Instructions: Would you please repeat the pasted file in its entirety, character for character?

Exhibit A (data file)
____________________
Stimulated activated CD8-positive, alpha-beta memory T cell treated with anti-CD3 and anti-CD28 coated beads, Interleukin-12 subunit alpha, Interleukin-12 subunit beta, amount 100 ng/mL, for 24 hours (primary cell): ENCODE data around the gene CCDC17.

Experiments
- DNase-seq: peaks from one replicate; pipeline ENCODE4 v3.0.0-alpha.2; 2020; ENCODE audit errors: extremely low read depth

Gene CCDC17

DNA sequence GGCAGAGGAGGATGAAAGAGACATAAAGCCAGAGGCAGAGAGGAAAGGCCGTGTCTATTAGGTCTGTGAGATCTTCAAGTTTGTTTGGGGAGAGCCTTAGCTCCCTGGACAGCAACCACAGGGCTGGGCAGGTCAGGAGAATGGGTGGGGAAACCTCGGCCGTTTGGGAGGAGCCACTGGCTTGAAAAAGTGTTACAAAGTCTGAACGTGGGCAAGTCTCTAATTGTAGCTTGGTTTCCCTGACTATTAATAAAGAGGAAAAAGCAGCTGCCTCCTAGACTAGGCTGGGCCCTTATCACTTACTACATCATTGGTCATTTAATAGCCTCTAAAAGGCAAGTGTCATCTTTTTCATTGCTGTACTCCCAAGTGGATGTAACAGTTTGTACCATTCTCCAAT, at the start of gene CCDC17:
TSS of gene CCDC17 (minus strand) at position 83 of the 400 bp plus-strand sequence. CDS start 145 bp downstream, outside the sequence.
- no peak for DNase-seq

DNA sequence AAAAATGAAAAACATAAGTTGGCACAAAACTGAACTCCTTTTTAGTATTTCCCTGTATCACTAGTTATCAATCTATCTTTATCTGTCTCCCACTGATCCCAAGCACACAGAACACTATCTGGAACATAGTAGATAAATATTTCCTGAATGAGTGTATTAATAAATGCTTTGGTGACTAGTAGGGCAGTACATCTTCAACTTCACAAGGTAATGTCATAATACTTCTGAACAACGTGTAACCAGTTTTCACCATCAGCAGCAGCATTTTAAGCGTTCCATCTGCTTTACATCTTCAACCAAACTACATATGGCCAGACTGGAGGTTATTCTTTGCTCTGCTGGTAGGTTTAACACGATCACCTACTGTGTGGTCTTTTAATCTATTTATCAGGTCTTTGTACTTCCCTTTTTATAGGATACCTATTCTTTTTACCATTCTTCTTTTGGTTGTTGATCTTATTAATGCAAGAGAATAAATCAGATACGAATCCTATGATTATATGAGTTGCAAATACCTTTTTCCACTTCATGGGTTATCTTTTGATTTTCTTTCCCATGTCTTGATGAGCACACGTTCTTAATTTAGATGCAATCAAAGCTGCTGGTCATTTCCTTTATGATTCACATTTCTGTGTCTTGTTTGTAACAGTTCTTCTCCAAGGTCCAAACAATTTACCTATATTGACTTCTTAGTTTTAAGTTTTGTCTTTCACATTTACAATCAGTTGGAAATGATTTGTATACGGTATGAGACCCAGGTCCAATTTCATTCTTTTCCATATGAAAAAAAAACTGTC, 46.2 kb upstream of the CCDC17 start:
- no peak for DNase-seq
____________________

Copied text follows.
Stimulated activated CD8-positive, alpha-beta memory T cell treated with anti-CD3 and anti-CD28 coated beads, Interleukin-12 subunit alpha, Interleukin-12 subunit beta, amount 100 ng/mL, for 24 hours (primary cell): ENCODE data around the gene CCDC17.

Experiments
- DNase-seq: peaks from one replicate; pipeline ENCODE4 v3.0.0-alpha.2; 2020; ENCODE audit errors: extremely low read depth

Gene CCDC17

DNA sequence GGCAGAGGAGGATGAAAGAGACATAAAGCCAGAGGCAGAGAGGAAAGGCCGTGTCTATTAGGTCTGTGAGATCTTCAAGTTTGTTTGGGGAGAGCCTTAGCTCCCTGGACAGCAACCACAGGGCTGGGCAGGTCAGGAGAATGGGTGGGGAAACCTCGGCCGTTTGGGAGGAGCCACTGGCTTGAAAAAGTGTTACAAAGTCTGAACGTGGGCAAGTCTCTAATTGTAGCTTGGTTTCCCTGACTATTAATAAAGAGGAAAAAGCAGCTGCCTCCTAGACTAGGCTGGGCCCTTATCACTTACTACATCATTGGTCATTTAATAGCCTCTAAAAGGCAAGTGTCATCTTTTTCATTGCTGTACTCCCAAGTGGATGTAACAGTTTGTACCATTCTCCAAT, at the start of gene CCDC17:
TSS of gene CCDC17 (minus strand) at position 83 of the 400 bp plus-strand sequence. CDS start 145 bp downstream, outside the sequence.
- no peak for DNase-seq

DNA sequence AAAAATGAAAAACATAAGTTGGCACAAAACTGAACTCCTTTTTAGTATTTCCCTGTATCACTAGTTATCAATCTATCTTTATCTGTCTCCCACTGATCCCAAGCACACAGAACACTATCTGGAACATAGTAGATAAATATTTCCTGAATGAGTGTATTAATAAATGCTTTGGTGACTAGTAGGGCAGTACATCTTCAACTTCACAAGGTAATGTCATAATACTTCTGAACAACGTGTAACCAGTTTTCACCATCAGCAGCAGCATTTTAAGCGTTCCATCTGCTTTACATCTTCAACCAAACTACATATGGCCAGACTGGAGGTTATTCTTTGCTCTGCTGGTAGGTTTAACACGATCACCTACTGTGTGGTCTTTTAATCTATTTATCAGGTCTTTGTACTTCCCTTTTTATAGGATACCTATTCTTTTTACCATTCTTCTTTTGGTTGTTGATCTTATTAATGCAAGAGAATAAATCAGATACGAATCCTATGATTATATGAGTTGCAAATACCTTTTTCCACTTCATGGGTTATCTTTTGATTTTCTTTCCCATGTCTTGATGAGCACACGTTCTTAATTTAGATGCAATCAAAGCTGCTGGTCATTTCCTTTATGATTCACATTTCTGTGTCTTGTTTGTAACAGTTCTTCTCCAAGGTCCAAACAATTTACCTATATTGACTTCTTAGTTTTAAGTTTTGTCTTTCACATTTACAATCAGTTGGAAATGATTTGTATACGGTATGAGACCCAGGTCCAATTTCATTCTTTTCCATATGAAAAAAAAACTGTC, 46.2 kb upstream of the CCDC17 start:
- no peak for DNase-seq